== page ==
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This week Zac Efron announced that he's set to play Ted Bundy in Extremely Wicked, Shockingly Evil, and Vile, a biopic of Ted Bundy, one of America's most notorious serial killers, who kidnapped and murdered at least 30 women, as well as committing brutal sexual assaults against many more.
Bundy was an especially brutal murderer. Many of his victims were raped before and after their deaths, while he decapitated at least 12 of them.
Most of the women murdered by Bundy had straight brown hair with a parting in the middle, according to Anne Rule, a crime writer who knew Bundy personally. It was speculated that this was due to their resemblance Stephanie Brooks, a woman who had rejected him, though Bundy denied this.
But who exactly was Ted Bundy?
The answer to the question is difficult. Though America has long been fascinated by his litany of appalling crimes, the man himself was vague and contradictory in his statements to interviewers and biographers, admitting certain murders only to deny them to others later.
He was born Theodore Robert Cowell on November 24, 1946, to Eleanor Louise Cowell. The identity of his true father was never ascertained (but has been speculated upon) and Bundy was initially raised in the belief that his mother was his sister.
He would go on to develop a strong resentment to his mother for not talking about his biological father.
His maternal grandfather was abusive (some believed he fathered Bundy). In the 1950s, he and his mother Louise left Philadelphia and moved to Washington state.
Due to his own varied recollections, mystery surrounds the details of Bundy's childhood, with some biographers describing him as a loner, others as a popular student and classmate.
Bundy's car was controversially put on display for some years (Photo credit: Creative Commons)
At university he met Stephanie Brooks (pseudonym). She broke off their relationship after some time, frustrated with his immaturity and lack of ambition. The two would rekindle their romance years later, only for Bundy to break all contact suddenly. Brooks would forever insist that he had intended to do this all along as revenge.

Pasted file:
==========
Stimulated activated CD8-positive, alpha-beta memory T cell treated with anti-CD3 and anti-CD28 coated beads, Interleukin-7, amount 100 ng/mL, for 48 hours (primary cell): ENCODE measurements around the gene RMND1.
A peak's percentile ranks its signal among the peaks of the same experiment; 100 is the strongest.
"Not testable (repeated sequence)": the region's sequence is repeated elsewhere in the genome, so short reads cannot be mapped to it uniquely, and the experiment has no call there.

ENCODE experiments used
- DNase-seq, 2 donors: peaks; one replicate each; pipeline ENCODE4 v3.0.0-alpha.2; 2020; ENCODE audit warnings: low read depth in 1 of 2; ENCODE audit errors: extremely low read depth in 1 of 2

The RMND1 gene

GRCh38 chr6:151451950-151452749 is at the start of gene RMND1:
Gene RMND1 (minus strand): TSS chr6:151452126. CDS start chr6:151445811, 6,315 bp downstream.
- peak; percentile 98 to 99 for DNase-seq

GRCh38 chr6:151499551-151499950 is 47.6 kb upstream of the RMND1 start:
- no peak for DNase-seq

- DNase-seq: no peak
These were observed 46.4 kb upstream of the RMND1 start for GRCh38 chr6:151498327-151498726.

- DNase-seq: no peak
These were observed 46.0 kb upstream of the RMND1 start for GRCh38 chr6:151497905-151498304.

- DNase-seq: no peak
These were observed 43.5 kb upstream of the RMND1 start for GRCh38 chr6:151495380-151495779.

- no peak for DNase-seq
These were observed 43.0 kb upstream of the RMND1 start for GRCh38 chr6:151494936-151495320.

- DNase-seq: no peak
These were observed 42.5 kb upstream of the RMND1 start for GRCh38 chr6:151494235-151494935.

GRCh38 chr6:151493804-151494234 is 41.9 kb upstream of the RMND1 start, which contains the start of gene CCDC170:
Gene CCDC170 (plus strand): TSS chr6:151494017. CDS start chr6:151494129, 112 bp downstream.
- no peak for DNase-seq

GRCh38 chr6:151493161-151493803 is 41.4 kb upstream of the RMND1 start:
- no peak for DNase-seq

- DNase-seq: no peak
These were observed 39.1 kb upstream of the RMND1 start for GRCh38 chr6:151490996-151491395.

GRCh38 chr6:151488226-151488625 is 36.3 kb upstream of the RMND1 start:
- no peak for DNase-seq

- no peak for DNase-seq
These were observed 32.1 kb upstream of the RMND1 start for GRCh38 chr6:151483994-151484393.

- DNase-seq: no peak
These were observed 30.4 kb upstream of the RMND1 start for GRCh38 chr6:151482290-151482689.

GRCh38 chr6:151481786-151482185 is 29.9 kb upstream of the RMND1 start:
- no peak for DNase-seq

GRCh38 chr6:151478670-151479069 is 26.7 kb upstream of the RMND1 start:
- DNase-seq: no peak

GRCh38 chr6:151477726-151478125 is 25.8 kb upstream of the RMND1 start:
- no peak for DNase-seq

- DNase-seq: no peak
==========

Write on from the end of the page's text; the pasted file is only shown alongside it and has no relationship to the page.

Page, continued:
No one knows exactly when Bundy first started killing women. The killer told a number of different, conflicting stories. Days prior to his execution by electric chair in 1989, he provided grim confessions of several murders, but refused to disclose details of his earliest crimes.
His first wave of known murders took place in Washington and neighbouring state Idaho. Charming and good looking, Bundy tended to approach women asking for help, pretending, for example, that he had been in an accident, before kidnapping them.
In 1975, Bundy's Volkswagen Beetle was found with a ski mask, a second mask fashioned from pantyhose, a crowbar, handcuffs, trash bags, a coil of rope and an ice pick which he explained as every day items. The car also contained polaroids of many of his victims, but was missed by officers.
However, Bundy was arrested the following year for the kidnapping of Carol DaRonch, who managed to escape his car after being kidnapped and identified him in a police line up.
He was transferred to a Colorado prison. Choosing to defend himself in court, he managed to persuade the authorities to let him use the prison library and escaped through a window, spraining his ankle in the process. He was found six days later and rearrested, only to escape once more on December 30 1977.
He made his way to Florida, where he stole women's credit cards and wallets (as he had in earlier years). He horrifically assaulted six women, killing three, before being arrested for driving a stolen car.
Bundy attacked his arresting officer, David Lee, and gave chase, only to be pursued on foot and caught after a tussle between the two over Lee's gun. Unbeknownst to Lee, he had just arrested one of the most wanted men in America.
During his trial, Bundy became nationally famous, and even married a woman named Carole Anne Boone. Many more women wrote to him in prison and there were numerous reports of some having nervous breakdowns following his death.
After being sentenced to execution by electric chair, Bundy spoke at length with journalists Stephen Michaud and Hugh Aynesworth, telling them about another former girlfriend, Elizabeth Kloepfer.
Kloepfer had been in a relationship with Bundy for some years (he had dated other women secretly at the same time) and was even interviewed by police regarding some of his murders.
Kloepfer had suspected that Bundy - always poor - stole everything he owned. Bundy would tell Michaud and Aynesworth, "The big payoff for me was actually possessing whatever it was I had stolen. I really enjoyed having something ... that I had wanted and gone out and taken."
Sexual assault came under Bundy's umbrella of possession, with murder later becoming the 'ultimate possession'.
He confessed to 30 homicides in Washington, Idaho, Colorado and Florida, but the number of women he killed (in addition to those sexually assaulted) may number above 100.
Bundy was executed at 7:16 a.m. EST on January 24, 1989 and his ashes scattered in an undisclosed location.
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